Visually Impaired Employee Seeking £100,000 Worth of Damages 

In a recent Employment Tribunal, a blind baker was found to have been discriminated against after he was dismissed during his probationary period amid concerns about his performance. The Tribunal ruled that the bakery did not make reasonable adjustments for the employee, such as allowing him more time to familiarise himself with his role and environment.

The employee is seeking over £112,000 in damages from the company.


Ian Stanley, who is registered blind, was employed by Jones Village Bakery, a family-run bakery business, as a night shift production operative. Mr Stanley had previously worked as a packer in another food factory for 18 years. After passing a two-hour assessment, he began employment in July 2023.

On his first day, Mr Stanley disclosed his visual impairment. Six weeks into his three-month probation period, he was dismissed. The company cited health and safety concerns and the need to maintain efficient production to meet customer demands.

Mr Stanley was diagnosed with Barbet Biedl syndrome, a genetic condition that causes sight loss, in 2010. Whilst he does have some vision, his sight is severely impaired with his vision being 6/60, meaning that he can see at 6 meters what someone with usual vision could see from 60 meters away. He brought a claim to the Employment Tribunal for the bakery’s failure to make reasonable adjustments.

The company argued that Mr Stanley made numerous mistakes and took longer to complete tasks. These mistakes included crashing bread racks into machinery, dropping trays and improperly cleaning trays. Additionally, he struggled to read thermometers when testing bread temperatures. The company also claimed they could not afford to hire someone to assist Mr Stanley, effectively paying two salaries for one role.


The Employment Tribunal upheld Mr Stanley’s claim of unfavourable treatment, ruling that the bakery failed to adequately help him adjust to his role. The Tribunal concluded that as the bakery was aware that Mr Stanley was disabled by a severe sight impairment, it was evident that he would not be able to see the layout of the factory or the produce that he was handling in a way that a non-disabled employee would. Therefore, the Tribunal concluded that the bakery knew, or ought to have known, that it took, or would take, Mr Stanley longer to achieve the same standards in terms of efficiency, speed and accuracy than a non-disabled person. The failure to make reasonable adjustments increased the risk of his employment being terminated during his probationary period.

The Tribunal rejected the bakery’s argument that they could not afford an assistant for Mr Stanley and rejected the assertion that health and safety concerns were the reason for Mr Stanley’s dismissal. The Tribunal noted he had been allowed to work for six weeks without a health and safety risk assessment. Furthermore, the Tribunal emphasised that the onus was not on Mr Stanley to highlight the need for adjustments; the duty is on the employer to identify and discuss the possibility of reasonable adjustments with the employee.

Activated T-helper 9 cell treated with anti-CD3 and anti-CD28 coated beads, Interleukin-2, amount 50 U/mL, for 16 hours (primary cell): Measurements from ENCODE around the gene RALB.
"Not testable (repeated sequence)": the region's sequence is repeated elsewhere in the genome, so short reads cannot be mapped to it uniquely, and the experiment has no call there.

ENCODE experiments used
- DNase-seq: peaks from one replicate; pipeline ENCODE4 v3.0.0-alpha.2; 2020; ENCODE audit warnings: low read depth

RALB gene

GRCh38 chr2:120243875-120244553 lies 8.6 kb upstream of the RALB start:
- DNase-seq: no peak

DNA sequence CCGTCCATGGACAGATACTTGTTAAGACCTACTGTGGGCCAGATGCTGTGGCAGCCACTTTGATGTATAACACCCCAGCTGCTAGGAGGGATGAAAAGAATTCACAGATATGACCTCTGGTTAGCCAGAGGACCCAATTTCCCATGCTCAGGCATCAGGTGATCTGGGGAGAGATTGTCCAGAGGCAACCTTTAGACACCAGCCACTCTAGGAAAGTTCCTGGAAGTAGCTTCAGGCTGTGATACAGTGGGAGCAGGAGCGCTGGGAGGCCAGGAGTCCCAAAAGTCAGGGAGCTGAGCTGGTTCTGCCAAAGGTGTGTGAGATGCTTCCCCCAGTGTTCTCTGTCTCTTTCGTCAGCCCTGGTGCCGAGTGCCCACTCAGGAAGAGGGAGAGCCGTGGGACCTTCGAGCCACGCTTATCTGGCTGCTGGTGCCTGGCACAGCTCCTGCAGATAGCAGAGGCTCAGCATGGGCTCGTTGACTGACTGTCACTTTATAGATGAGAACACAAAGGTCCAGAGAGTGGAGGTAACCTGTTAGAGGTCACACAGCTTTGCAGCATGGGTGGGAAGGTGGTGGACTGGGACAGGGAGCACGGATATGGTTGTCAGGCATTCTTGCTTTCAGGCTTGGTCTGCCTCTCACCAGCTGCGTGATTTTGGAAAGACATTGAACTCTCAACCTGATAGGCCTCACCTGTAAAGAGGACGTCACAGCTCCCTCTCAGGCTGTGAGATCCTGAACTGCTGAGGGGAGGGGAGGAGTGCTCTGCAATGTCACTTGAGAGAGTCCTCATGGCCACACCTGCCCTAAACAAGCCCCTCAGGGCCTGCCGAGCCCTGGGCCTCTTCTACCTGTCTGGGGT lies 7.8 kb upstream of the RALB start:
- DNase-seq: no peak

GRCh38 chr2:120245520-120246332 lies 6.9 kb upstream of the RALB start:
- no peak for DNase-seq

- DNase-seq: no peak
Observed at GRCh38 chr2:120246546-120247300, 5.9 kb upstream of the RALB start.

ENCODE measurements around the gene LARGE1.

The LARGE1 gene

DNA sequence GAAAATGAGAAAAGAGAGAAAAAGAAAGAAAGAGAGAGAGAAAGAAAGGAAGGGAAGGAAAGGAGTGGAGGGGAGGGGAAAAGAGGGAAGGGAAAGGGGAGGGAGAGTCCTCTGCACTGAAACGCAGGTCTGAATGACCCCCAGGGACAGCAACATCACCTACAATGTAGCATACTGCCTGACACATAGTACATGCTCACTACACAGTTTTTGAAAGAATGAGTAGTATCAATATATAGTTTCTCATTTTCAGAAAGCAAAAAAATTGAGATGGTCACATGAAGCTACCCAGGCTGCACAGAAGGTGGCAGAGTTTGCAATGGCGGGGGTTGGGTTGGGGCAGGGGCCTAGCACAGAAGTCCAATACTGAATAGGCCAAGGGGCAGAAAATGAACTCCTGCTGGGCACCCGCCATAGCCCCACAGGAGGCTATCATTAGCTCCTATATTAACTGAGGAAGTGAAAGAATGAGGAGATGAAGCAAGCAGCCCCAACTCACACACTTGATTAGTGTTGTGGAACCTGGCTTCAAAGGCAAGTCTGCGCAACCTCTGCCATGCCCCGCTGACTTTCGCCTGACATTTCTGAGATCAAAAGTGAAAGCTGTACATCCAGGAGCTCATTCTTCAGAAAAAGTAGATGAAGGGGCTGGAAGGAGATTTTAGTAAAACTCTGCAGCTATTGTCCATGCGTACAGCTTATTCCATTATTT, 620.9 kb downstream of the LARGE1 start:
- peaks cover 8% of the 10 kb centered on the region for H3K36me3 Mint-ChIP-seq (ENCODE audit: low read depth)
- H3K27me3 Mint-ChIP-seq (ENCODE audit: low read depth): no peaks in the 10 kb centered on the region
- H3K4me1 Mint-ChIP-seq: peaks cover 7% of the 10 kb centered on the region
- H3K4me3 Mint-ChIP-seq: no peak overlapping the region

Tribunal Judge Rhian Brace said that Mr Stanley should have been given more time to learn the layout of the factory and familiarise himself with his role. Judge Brace said that adjustments, such as a designated support worker and a high-visibility jacket to alert colleagues, would have enabled him to remain employed and therefore the dismissal was not justified.

The Tribunal found that Mr Stanley was placed at a substantial disadvantage compared to a non-disabled employee who benefitted from full sight. Mr Stanley is claiming a total of £112,107.77, which includes £33,404 for past and future losses, £35,000 for injury to feelings and a 25% uplift for failure to follow the ACAS Code of Practice on Discipline and Grievance. A further one-day hearing will determine the final settlement.

Implications for employers

This case underscores the importance of making reasonable adjustments for employees with disabilities. Failure to do so can lead to significant financial consequences and could damage an employer’s reputation. HR managers must identify when an employee may require adjustments due to a disability, even if it was not initially revealed, and proactively address these needs.

Managers should also receive training on determining and implementing necessary adjustments to avoid accusations of discrimination.

Recognising that the duty to identify and implement reasonable adjustments lies with the employer is crucial in fostering an inclusive workplace. This responsibility ensures that employees with disabilities receive the support they need to perform their roles effectively, reducing the risk of discrimination and enhancing overall productivity. Employers can fulfil this duty by conducting regular check-ins between line managers and employees to discuss any challenges or needs. Additionally, implementing thorough induction processes, providing disability awareness training for staff, and maintaining open communication can help identify when adjustments are necessary. Regular workplace assessments and feedback sessions also enable employers to proactively address and accommodate employees’ requirements, ensuring a fair and supportive work environment.

How we can help?

For further information, or to discuss the issues raised within this case, please contact us to speak to a member of our Employment Team.

Darren Smith
Partner, Employment
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This reflects the law and market position at the date of publication and is written as a general guide. It does not contain definitive legal advice, which should be sought in relation to a specific matter.

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